Duties of a trustee

How to discharge your trustee duties
The most important duties of trustees are:

  • the duty of efficient management;
  • the duty to keep accounts and render them to beneficiaries;
  • the duty to act personally; and
  • the duty to act as a fiduciary.

Duty of efficient management
To discharge the duty of efficient management, you must:

  • Familiarise yourself with the trust deed.
  • Adhere to the terms of the trust at all times.
  • Be aware of the trust’s assets and liabilities and ensure that the assets are held properly in the name of the trustees.
  • Identify the beneficiaries and ascertain their background, circumstances, needs, abilities and disabilities.
  • Monitor and, if necessary, review on an ongoing basis the management and administration of the trust – for example, check bank statements, request and review investment reports, check financial reports and statements, etc.
  • Invest the trust fund in accordance with the terms of the deed of trust.
  • Keep abreast of trust issues so as to make well-informed and carefully thought-out decisions with due regard to the terms of the trust and the interests of the beneficiaries.
  • Act with such due diligence and care in the management of the trust’s assets as a person of ordinary prudence and vigilance would manage that person’s own affairs.

Duty to keep accounts and render them to beneficiaries
To discharge the duty to keep accounts and render them to beneficiaries, you must:

  • Ensure that information about the trust and the way in which the trust is being managed is recorded and accessible to you. Make relevant information available to beneficiaries when you consider disclosure to be in their interest. The information that can be disclosed includes:
    • documents such as the trust deed;
    • financial statements; and
    • investment strategies,

    but not your administrative work papers or other documents recording your reasons for exercising your powers and discretions.

  • Keep all trust records for at least as long as the term of the trust and for a reasonable period after the trust has been terminated, even if the beneficiaries have given you a release. The records may be needed if an issue arises or an allegation is made against the trustees after the termination of the trust.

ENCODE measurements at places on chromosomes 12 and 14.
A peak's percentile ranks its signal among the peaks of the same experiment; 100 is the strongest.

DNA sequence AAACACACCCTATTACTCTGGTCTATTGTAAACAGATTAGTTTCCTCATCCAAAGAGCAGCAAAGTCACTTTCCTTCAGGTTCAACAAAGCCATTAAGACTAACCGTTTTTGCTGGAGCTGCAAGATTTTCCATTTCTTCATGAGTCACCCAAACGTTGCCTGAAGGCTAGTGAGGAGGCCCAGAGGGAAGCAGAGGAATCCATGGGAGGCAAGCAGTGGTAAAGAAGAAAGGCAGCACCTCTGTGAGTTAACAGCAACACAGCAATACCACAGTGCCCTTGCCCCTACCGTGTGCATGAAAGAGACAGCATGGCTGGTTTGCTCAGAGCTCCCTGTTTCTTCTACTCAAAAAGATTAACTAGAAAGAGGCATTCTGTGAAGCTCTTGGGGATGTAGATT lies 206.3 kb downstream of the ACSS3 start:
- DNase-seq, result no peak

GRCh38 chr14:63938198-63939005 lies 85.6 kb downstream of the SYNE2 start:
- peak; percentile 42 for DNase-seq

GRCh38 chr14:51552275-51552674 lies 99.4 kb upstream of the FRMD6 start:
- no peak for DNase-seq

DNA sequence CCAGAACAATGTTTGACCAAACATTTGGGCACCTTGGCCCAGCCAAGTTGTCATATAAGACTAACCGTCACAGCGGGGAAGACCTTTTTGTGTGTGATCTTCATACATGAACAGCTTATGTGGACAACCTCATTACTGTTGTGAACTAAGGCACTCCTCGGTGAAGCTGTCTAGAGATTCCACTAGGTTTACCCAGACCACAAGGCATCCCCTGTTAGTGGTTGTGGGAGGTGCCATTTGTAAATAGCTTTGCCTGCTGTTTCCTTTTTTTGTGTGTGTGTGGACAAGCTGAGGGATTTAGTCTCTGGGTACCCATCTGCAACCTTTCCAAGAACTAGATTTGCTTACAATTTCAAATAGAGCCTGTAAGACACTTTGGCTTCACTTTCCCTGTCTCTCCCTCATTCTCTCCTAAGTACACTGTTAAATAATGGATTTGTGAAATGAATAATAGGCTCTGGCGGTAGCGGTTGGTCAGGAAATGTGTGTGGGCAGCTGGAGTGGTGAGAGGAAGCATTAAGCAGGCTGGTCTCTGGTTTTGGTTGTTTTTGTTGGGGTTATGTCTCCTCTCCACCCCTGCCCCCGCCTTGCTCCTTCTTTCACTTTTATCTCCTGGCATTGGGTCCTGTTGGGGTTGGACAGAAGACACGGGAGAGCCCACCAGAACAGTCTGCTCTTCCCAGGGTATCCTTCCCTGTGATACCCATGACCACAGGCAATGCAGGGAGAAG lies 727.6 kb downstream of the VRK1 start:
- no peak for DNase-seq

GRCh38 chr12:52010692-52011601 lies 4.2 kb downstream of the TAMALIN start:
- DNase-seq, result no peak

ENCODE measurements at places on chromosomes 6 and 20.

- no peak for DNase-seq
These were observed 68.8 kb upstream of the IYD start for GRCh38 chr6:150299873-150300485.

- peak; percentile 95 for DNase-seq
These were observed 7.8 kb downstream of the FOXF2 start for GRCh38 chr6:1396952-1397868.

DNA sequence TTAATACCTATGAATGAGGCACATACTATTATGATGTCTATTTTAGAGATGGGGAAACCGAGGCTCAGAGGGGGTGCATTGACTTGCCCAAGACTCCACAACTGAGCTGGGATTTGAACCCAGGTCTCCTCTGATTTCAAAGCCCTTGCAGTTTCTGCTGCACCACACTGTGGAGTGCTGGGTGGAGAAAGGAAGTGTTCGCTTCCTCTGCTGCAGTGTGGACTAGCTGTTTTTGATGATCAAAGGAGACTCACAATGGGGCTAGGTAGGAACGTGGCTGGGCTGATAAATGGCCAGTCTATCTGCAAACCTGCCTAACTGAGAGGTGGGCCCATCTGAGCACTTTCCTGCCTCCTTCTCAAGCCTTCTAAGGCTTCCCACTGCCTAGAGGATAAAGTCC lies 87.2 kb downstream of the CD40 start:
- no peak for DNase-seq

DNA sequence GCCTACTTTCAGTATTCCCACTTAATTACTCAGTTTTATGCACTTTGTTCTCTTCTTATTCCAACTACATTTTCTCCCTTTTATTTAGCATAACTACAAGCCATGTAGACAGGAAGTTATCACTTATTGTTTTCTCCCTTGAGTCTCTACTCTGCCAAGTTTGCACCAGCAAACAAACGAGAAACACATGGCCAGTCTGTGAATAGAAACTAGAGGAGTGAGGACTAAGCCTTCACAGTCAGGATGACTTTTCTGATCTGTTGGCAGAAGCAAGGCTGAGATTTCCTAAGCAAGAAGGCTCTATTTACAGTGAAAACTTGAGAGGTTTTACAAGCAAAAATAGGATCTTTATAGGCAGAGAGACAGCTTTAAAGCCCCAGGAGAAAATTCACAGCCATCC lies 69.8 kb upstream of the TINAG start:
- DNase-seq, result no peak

Duty to act personally
To discharge the duty to act personally, you must:

  • Be personally involved in the decision-making process and personally make decisions.
  • Achieve unanimous decisions by trustees.
  • Delegate your responsibilities only where delegation is permitted -for example, where:
    • the trust deed says certain powers and discretions can be delegated; or
    • the trust property is outside New Zealand; or
    • you will be absent from New Zealand
  • you are physically incapable of performing your duties as a trustee
  • Such delegation should be by power of attorney, executed as a deed. Note that you cannot delegate to a single co-trustee under s 31 of the Trustee Act 1956.

  • Make your own decisions and do not allow anyone to dictate to you how your discretions should be exercised. You are permitted to take the interests of beneficiaries into account when making a decision, but you must not let a beneficiary dictate to you how the decision should be made.
  • Have regard to any instructions given by the settlor/settlors of the trust in the form of a memorandum of wishes
  • Properly appoint professional advisers such as lawyers, accountants and financial or other advisers and instruct and supervise them properly.
  • Ensure that you are properly informed when you make a decision and that you make the decision at the appropriate time. Do not commit yourself in advance in a manner that restricts your ability to revisit the issue at a later date based on circumstances at that time.

Fiduciary duty
The discharge of fiduciary obligations require that:

  • You may not profit from your position as trustee unless authorised to do so. One exception is where you have the right to be paid for your services, either under the trust deed, by statute, with the consent of all beneficiaries, or by order of the court.
  • Unless there is prior authorisation (ie, in the trust deed) or the consent of all the beneficiaries, you must not sell property to, or purchase property from, the trust.
  • Avoid situations where your own personal interest may conflict with your duties to the trust (ie, the beneficiaries).
  • Avoid putting yourself in a position where there is a conflict or the possibility of a conflict between your duties to the beneficiaries and duties to other people.
    At all times protect the interests of the beneficiaries. You must not set up or assist any third party to make a claim against the trust. In the event of any such claim, your loyalties lie with the beneficiaries.